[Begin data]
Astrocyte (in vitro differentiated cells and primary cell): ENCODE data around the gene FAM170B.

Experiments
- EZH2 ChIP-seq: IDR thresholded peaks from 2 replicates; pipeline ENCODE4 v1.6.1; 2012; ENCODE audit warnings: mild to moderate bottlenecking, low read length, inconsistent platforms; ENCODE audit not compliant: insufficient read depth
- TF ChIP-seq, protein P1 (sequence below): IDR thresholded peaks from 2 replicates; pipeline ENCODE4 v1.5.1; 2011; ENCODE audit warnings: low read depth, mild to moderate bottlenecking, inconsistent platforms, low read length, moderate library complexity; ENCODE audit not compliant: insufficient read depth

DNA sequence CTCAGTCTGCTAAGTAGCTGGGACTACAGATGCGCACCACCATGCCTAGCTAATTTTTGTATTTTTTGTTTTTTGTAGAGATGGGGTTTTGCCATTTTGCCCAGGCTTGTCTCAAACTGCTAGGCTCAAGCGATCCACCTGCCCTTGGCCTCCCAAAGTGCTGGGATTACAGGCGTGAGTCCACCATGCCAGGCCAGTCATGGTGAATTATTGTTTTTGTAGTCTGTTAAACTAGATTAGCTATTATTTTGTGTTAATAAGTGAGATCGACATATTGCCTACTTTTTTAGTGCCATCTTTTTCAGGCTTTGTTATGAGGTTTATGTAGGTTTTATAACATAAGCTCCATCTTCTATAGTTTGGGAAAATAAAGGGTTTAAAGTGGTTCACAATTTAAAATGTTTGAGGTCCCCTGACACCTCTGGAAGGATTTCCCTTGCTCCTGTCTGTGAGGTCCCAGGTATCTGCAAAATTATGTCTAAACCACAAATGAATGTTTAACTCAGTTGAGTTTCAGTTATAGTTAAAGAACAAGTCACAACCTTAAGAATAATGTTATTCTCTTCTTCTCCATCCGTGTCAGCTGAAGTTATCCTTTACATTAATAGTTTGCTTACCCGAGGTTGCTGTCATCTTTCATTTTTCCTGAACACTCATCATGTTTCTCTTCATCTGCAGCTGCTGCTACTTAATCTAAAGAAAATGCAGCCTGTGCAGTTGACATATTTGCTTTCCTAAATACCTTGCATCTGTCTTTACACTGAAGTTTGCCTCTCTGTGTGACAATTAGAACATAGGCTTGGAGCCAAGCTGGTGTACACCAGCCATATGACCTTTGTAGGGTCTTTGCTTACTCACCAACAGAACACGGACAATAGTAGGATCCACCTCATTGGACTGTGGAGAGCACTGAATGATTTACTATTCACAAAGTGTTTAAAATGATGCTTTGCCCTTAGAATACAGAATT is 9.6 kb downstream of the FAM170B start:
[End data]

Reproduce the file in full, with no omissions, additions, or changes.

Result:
Astrocyte (in vitro differentiated cells and primary cell): ENCODE data around the gene FAM170B.

Experiments
- EZH2 ChIP-seq: IDR thresholded peaks from 2 replicates; pipeline ENCODE4 v1.6.1; 2012; ENCODE audit warnings: mild to moderate bottlenecking, low read length, inconsistent platforms; ENCODE audit not compliant: insufficient read depth
- TF ChIP-seq, protein P1 (sequence below): IDR thresholded peaks from 2 replicates; pipeline ENCODE4 v1.5.1; 2011; ENCODE audit warnings: low read depth, mild to moderate bottlenecking, inconsistent platforms, low read length, moderate library complexity; ENCODE audit not compliant: insufficient read depth

DNA sequence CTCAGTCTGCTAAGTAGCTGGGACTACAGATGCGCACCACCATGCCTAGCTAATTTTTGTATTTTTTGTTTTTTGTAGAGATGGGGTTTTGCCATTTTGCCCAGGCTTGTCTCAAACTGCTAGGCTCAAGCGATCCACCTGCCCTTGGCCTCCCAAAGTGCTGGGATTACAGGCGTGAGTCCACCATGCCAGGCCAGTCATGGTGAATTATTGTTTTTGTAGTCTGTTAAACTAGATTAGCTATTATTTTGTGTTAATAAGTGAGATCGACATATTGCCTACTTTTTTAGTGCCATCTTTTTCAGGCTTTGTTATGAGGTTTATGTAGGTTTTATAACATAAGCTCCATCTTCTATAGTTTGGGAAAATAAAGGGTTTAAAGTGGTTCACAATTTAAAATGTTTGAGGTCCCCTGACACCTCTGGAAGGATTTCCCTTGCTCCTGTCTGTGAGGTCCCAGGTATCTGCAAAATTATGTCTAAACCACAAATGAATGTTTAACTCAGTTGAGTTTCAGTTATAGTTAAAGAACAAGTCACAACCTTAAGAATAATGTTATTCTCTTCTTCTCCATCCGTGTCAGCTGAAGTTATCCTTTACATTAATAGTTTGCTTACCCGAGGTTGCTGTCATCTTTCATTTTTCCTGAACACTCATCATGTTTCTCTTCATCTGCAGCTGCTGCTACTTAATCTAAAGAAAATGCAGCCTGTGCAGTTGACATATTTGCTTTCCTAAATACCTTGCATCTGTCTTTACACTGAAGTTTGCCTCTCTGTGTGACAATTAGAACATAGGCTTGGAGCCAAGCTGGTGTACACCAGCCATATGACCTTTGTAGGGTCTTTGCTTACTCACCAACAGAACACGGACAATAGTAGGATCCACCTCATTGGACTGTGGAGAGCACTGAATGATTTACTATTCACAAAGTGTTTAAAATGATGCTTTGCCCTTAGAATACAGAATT is 9.6 kb downstream of the FAM170B start: